Study: Drug Costs Likely to Lead to Skyrocketing Multiple Sclerosis Care Burden
APRIL 21, 2017
New research estimated that multiple sclerosis (MS) costs the United States (US) at least $24 billion per year, a figure that is expected to grow rapidly in the coming decades as new, costlier therapies are approved.
The new MS estimates are part of a wider report that found neurological diseases generally cost the US about $800 million per year.
The $24 billion figure was based on spending from 2011, the most recent year for which a comprehensive data set was available. At the time, the total MS population in the US was estimated to be between 400,000 and 600,000 patients. The study’s authors split the difference and made calculations based on 500,000 patients. Those patients had an average direct medical cost of $26,000 per year. Indirect costs were tabulated at an additional $21,000 per patient per year.
However, there’s strong evidence to suggest those numbers are significantly higher now, because one of the major factors leading to high costs, even back in 2011, was the high price of MS medications. That year, drug spending accounted for fully 40% of direct medical costs.
Since then; however, the number and cost of MS therapies have increased significantly. While that’s good news for patients, it has also led to a significant surge in treatment costs.
For instance, the latest “game-changer” in MS therapy, Genentech’s Ocrevus, has a list price of $65,000 per year, well above the overall average MS care cost in 2011. And even though the Ocrevus number dwarfs 2011 spending, it’s actually far lower than the price of many other new MS treatments. In fact, the National Multiple Sclerosis Society and others have praised Genentech for showing restraint in their pricing. In a March press release, the MS society urged other drug companies to follow Genentech’s lead.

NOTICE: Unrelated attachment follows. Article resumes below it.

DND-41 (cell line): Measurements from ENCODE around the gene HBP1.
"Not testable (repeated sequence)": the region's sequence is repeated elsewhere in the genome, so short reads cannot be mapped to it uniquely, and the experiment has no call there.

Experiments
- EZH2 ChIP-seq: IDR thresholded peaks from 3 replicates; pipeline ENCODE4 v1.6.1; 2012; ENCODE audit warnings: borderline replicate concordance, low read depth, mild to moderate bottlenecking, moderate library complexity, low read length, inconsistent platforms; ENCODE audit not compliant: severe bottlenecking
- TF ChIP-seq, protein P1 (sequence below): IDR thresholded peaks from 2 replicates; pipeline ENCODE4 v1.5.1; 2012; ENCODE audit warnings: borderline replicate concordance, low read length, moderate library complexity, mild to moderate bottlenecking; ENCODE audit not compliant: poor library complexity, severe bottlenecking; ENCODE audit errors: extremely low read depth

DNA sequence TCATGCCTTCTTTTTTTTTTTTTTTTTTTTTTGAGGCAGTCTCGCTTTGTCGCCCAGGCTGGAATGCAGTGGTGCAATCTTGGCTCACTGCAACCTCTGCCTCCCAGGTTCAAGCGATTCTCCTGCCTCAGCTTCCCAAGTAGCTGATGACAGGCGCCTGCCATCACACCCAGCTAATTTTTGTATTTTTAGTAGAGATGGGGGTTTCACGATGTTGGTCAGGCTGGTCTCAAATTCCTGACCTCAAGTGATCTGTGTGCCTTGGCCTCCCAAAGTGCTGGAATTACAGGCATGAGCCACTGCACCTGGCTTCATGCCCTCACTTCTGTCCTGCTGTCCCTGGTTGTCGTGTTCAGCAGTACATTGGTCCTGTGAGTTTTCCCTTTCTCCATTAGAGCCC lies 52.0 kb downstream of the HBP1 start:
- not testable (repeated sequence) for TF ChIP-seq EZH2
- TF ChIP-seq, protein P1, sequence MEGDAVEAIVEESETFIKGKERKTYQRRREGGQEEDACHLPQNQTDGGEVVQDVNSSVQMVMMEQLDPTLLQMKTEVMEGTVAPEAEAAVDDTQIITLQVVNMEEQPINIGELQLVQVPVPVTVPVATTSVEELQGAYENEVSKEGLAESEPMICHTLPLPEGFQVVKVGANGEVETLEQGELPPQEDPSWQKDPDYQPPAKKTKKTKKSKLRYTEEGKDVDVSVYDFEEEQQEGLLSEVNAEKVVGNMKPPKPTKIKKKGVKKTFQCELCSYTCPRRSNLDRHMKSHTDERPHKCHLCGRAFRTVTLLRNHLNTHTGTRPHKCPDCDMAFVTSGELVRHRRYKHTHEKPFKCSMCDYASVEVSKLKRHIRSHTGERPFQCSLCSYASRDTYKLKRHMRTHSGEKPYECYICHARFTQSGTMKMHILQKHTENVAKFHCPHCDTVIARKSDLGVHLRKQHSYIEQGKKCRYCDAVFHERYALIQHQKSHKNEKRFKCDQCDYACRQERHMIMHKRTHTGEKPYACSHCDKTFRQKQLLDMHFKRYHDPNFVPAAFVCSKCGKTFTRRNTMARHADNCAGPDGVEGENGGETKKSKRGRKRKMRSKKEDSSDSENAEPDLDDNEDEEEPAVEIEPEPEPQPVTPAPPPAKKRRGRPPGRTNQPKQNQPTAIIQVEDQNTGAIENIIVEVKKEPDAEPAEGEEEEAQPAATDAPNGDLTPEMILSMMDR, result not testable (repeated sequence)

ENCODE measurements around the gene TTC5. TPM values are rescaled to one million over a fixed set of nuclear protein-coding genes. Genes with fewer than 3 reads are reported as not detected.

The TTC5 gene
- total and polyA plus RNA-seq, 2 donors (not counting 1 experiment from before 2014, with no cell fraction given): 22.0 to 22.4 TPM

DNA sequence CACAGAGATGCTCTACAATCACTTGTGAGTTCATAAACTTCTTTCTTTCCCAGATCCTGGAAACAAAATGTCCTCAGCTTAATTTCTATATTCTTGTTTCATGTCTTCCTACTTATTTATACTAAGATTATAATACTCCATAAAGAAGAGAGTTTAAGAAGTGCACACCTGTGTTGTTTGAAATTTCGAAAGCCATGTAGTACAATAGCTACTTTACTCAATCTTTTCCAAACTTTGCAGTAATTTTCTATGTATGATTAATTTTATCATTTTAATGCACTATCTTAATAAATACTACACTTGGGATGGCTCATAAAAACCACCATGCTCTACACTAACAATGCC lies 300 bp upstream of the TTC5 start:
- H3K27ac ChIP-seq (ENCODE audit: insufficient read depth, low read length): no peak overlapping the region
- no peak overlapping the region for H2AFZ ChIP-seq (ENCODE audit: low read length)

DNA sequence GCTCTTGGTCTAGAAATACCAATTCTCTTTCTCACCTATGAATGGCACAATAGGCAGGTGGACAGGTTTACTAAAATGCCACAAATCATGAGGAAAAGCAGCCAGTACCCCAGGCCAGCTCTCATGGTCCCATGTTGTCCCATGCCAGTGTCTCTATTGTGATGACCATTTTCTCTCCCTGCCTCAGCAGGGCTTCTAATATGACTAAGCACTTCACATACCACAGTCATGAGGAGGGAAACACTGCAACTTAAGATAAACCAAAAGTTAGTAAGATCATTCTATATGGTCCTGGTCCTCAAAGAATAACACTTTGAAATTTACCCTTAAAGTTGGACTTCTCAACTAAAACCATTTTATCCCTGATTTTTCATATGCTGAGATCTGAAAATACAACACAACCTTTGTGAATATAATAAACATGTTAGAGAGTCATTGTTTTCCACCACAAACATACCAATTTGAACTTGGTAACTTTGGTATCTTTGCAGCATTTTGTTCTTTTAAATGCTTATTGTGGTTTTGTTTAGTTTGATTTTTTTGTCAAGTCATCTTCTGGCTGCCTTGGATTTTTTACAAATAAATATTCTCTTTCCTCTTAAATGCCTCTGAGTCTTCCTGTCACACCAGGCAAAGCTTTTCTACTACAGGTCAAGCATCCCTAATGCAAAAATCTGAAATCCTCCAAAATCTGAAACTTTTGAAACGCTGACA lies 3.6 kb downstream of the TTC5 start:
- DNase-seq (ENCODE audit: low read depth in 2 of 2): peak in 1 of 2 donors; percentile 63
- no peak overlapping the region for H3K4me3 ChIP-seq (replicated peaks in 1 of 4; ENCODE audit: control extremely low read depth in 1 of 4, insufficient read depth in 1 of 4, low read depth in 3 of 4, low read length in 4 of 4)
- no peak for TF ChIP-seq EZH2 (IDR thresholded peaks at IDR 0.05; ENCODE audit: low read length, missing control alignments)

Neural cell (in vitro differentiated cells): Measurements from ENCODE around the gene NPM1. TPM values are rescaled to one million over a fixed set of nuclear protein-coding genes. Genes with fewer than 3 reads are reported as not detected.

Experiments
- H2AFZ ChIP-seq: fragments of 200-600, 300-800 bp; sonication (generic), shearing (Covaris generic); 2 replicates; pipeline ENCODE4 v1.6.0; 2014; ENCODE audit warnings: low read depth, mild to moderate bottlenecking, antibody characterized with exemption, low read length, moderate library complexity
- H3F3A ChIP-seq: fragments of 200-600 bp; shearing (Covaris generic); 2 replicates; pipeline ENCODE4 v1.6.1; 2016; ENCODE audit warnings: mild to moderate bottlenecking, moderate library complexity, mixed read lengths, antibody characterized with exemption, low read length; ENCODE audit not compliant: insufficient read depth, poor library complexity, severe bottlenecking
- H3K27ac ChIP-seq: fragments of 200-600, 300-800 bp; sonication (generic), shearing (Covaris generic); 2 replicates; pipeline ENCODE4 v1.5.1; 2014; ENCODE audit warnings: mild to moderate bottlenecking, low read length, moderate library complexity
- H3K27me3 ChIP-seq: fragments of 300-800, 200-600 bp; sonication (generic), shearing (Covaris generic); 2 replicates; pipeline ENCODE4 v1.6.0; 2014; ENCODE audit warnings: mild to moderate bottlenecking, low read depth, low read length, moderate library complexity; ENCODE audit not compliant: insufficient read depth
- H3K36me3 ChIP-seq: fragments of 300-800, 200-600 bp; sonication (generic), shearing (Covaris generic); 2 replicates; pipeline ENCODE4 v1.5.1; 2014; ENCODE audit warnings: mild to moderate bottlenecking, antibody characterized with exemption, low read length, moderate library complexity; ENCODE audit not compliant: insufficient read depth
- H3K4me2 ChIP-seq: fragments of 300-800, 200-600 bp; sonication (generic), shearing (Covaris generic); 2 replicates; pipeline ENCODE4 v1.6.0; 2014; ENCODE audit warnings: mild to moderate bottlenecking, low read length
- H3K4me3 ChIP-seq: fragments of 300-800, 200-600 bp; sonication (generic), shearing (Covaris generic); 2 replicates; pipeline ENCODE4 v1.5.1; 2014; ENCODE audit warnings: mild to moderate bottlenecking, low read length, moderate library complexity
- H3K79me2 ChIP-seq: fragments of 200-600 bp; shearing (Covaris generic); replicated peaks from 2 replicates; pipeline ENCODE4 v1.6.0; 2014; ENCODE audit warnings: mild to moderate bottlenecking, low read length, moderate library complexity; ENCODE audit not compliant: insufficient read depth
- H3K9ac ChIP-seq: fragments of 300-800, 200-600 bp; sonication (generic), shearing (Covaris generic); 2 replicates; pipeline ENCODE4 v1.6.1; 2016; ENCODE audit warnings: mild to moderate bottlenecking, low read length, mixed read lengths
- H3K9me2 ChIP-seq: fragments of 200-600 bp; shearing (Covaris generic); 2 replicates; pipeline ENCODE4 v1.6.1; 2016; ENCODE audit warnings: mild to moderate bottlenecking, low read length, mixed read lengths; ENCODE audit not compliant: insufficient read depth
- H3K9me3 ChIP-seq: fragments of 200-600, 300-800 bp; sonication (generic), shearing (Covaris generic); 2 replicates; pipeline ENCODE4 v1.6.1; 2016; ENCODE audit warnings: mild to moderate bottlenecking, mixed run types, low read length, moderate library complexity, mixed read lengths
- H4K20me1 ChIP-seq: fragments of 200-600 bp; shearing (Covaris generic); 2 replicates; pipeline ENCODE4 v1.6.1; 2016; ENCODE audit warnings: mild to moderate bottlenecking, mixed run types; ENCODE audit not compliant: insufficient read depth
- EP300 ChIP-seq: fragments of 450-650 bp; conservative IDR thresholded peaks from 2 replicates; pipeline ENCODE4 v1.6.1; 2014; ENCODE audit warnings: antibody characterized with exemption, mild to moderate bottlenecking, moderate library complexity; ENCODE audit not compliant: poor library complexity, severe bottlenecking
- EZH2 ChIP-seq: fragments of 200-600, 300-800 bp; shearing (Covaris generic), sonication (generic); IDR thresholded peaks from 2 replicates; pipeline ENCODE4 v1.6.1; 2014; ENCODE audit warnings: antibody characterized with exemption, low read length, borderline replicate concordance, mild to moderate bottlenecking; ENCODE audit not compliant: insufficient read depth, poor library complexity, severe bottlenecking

Still, the overall financial toll of neurological diseases like MS is undeniably problematic, according to Clifton Gooch, MD (pictured), a professor at the University of South Florida and the study’s lead author.
“The findings of this report are a wake-up call for the nation, as we are facing an already incredible financial burden that is going to rapidly worsen in the coming years,” said Gooch, in a press release. “Although society continues to reap the benefits of the dramatic research investments in heart disease and cancer over the last few decades, similar levels of investment are required to fund neuroscience research focused on curing devastating neurological diseases such as stroke and Alzheimer’s, both to help our patients and also to avoid costs so large they could destabilize the entire health care system and the national economy.”
In their paper, Gooch and colleagues proposed an “action plan” to address rising costs. First, they called for an acceleration of translational research in preventative and disease-modifying therapies. Early detection and intervention, they said, could help curb the higher downstream costs of neurological diseases.
Second, they urge more research into the outcomes of therapies and their comparative effectiveness. These types of studies will go a long way toward curbing costs and creating efficiencies, but the authors warned these types of studies are unlikely to be funded by pharmaceutical companies.
Third, the researchers want a better way of tracking neurological disease, ideally through a comprehensive national database.
Finally, they seek a coordinated “next-level” advocacy push designed to win attention – and money – in an increasingly crowded patient advocacy sector.
The study, titled “The Burden of Neurological Disease in the United States: A Summary Report and Call to Action,” was published last month in Annals of Neurology.
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